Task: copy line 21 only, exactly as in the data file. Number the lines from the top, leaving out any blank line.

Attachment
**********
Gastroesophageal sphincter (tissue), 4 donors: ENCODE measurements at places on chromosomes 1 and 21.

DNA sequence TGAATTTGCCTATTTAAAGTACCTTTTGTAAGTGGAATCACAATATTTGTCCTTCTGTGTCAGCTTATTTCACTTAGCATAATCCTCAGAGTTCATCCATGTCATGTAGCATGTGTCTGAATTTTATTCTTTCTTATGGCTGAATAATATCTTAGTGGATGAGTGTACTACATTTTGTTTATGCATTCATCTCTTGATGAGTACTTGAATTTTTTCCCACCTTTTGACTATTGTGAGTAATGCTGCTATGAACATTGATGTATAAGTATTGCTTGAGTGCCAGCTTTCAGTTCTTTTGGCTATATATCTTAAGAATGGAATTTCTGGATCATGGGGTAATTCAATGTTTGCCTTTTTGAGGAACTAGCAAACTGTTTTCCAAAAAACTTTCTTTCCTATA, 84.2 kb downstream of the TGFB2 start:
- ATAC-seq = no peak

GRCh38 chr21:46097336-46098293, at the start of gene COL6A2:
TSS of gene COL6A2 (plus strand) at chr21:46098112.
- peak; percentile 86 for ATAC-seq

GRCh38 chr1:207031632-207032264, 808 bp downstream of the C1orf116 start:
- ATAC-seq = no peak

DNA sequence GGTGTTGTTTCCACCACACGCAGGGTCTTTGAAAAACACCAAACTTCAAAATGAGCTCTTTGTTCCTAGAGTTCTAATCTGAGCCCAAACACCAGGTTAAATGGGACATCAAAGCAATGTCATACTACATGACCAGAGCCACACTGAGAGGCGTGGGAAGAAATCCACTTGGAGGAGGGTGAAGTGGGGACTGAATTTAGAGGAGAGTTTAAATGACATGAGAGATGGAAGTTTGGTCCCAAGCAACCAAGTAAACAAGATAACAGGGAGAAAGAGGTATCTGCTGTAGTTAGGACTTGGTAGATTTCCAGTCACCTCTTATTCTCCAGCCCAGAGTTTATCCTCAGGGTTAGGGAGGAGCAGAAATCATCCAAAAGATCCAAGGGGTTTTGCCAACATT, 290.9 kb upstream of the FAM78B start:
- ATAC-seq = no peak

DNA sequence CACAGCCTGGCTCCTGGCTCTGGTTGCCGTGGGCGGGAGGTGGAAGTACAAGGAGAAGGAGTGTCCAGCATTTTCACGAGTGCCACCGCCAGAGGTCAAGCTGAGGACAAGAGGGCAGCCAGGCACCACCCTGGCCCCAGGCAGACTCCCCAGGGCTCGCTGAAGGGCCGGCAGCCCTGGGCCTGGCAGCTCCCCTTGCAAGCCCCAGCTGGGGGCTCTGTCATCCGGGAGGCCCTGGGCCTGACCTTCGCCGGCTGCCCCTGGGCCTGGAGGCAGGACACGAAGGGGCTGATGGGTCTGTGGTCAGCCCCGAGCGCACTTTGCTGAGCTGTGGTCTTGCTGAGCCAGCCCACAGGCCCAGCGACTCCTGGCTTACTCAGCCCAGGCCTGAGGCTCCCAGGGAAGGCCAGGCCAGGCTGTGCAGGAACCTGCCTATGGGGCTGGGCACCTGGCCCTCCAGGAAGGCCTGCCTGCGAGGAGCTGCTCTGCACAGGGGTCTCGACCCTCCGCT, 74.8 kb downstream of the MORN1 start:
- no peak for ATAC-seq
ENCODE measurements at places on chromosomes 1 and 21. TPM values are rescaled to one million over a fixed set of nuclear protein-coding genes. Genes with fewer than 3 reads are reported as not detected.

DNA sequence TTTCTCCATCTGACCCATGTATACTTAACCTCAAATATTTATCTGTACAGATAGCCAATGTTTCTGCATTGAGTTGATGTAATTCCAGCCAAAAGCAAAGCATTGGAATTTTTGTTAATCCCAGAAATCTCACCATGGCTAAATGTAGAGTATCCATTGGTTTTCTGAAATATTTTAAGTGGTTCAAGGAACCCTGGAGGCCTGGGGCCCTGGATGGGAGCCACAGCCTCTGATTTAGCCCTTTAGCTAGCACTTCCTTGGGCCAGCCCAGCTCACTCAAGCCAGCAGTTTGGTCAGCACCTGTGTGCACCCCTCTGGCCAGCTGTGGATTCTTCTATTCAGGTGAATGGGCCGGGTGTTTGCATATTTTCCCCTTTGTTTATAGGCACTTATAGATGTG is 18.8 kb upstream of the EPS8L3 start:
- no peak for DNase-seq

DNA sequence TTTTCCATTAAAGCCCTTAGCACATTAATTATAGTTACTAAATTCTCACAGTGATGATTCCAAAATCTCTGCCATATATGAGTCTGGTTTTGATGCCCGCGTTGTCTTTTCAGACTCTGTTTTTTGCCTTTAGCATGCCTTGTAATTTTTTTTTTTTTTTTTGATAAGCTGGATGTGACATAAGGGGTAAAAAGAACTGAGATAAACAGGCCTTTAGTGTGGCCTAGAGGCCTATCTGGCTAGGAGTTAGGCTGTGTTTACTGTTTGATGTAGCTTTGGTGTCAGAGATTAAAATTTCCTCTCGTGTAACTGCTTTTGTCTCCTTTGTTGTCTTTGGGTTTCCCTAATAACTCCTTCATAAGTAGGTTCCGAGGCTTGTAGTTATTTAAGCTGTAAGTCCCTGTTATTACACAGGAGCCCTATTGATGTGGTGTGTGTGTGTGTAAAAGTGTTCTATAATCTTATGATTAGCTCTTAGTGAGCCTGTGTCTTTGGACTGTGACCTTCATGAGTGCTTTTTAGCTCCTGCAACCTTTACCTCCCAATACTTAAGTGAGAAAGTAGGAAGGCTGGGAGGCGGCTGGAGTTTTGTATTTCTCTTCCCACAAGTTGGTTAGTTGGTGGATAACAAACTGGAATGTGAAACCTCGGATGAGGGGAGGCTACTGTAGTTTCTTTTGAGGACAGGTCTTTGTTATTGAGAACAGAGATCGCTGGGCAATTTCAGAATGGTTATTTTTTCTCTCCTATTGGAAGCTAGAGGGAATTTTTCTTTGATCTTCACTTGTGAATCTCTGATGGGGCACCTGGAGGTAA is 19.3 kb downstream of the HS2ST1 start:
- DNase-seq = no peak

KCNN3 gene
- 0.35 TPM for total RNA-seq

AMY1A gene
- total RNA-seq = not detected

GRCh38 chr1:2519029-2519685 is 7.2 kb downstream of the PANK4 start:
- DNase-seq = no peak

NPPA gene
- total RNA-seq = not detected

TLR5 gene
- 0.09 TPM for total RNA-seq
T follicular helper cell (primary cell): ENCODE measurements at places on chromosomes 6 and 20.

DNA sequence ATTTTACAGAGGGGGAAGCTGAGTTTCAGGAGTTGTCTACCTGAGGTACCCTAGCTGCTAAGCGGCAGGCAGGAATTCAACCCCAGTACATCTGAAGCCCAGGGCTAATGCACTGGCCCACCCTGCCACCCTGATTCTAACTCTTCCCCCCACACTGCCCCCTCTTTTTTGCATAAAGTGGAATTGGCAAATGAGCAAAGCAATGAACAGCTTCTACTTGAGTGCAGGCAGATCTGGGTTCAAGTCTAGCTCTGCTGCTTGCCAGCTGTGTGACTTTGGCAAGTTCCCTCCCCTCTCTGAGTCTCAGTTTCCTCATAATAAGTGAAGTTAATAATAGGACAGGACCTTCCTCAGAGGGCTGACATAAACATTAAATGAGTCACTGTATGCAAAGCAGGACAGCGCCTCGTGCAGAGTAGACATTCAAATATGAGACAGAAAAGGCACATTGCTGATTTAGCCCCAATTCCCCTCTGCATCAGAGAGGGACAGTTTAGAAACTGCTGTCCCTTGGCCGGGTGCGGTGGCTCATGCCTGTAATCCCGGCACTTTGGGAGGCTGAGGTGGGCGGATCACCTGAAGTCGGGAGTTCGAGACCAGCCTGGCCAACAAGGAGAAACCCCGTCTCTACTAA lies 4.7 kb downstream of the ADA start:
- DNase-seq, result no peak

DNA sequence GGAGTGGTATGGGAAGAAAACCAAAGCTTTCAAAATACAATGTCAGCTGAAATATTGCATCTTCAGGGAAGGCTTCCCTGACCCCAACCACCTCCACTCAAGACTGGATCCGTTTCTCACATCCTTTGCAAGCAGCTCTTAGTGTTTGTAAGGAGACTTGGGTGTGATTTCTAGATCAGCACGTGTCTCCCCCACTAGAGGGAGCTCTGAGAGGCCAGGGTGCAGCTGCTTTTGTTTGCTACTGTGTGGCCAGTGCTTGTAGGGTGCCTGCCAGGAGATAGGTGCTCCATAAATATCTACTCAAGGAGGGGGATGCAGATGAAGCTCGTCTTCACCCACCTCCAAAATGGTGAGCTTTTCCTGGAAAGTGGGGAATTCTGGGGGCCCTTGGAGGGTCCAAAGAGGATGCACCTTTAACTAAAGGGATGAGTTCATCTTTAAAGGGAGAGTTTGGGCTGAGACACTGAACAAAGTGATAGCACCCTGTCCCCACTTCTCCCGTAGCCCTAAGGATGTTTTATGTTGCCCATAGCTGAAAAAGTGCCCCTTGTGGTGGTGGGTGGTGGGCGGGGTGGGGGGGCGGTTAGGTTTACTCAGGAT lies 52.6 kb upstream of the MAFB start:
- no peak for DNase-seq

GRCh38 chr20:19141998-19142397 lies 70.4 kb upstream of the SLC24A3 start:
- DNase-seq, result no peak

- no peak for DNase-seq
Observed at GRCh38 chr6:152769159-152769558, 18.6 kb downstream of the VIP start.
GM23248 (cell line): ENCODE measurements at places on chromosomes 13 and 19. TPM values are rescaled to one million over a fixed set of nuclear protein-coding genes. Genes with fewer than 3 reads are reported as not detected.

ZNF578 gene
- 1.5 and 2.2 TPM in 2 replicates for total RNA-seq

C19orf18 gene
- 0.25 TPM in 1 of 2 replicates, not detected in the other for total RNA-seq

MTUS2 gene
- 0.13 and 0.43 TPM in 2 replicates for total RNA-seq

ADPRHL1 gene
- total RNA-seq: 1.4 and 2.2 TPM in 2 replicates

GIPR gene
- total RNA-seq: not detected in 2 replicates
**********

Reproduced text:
- total RNA-seq = not detected